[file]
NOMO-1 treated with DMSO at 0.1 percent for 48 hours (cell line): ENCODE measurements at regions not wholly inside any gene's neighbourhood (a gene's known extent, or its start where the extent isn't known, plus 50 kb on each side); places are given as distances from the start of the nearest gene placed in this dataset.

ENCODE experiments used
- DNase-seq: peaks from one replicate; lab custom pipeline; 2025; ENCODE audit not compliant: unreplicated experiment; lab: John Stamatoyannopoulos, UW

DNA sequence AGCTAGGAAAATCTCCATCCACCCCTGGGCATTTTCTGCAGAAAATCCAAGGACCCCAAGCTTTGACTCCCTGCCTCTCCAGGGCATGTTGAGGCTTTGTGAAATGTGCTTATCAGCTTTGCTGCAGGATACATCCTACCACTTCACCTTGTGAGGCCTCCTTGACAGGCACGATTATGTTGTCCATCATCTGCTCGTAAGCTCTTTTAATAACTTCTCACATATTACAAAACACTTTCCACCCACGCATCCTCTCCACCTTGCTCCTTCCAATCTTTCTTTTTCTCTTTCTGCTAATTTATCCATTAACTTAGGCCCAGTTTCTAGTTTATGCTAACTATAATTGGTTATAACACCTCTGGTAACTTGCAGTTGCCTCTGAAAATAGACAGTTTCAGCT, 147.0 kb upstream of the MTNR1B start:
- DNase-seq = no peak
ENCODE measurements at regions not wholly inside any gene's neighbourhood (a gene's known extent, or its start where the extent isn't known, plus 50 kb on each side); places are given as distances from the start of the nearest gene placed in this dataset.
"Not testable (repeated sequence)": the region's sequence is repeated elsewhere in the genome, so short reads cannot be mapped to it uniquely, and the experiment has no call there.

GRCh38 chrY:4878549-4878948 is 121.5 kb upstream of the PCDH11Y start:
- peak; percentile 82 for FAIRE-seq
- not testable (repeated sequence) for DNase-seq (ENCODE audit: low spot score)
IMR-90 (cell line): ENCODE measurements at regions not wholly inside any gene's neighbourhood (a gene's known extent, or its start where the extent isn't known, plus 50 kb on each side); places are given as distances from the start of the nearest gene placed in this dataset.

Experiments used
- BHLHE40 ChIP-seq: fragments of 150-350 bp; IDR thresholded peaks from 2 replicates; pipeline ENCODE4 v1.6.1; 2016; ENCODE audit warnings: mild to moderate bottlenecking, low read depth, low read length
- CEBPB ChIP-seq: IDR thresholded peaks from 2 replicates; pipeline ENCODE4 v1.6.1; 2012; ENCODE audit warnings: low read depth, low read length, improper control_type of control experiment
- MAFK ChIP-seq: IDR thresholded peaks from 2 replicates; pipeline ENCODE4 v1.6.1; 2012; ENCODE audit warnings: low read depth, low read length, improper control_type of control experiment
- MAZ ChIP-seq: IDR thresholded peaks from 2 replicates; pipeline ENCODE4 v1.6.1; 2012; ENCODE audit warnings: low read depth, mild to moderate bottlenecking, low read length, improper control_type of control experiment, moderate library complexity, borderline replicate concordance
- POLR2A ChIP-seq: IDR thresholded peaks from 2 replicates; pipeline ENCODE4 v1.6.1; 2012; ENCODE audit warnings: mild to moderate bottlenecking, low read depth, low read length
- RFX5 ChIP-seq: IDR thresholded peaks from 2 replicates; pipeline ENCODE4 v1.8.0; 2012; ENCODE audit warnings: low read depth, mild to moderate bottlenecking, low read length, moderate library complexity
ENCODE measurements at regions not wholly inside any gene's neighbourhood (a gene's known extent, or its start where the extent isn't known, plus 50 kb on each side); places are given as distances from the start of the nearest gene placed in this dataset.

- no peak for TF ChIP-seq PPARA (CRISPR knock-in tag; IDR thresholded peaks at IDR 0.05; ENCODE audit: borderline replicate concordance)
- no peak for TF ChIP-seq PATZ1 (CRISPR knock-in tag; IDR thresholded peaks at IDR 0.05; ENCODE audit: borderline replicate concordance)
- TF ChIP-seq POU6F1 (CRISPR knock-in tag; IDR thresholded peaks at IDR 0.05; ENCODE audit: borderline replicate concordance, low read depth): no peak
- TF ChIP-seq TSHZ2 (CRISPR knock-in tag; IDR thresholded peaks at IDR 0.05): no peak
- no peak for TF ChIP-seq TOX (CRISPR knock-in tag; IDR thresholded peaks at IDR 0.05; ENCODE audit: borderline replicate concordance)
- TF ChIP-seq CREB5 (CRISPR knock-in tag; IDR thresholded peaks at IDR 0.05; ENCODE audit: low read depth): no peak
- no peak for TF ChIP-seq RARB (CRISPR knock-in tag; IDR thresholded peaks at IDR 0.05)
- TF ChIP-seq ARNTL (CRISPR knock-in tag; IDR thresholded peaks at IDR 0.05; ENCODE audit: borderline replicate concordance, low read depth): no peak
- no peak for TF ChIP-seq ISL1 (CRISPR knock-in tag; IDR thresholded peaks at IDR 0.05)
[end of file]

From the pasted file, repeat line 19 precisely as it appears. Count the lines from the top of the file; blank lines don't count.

ENCODE measurements at regions not wholly inside any gene's neighbourhood (a gene's known extent, or its start where the extent isn't known, plus 50 kb on each side); places are given as distances from the start of the nearest gene placed in this dataset.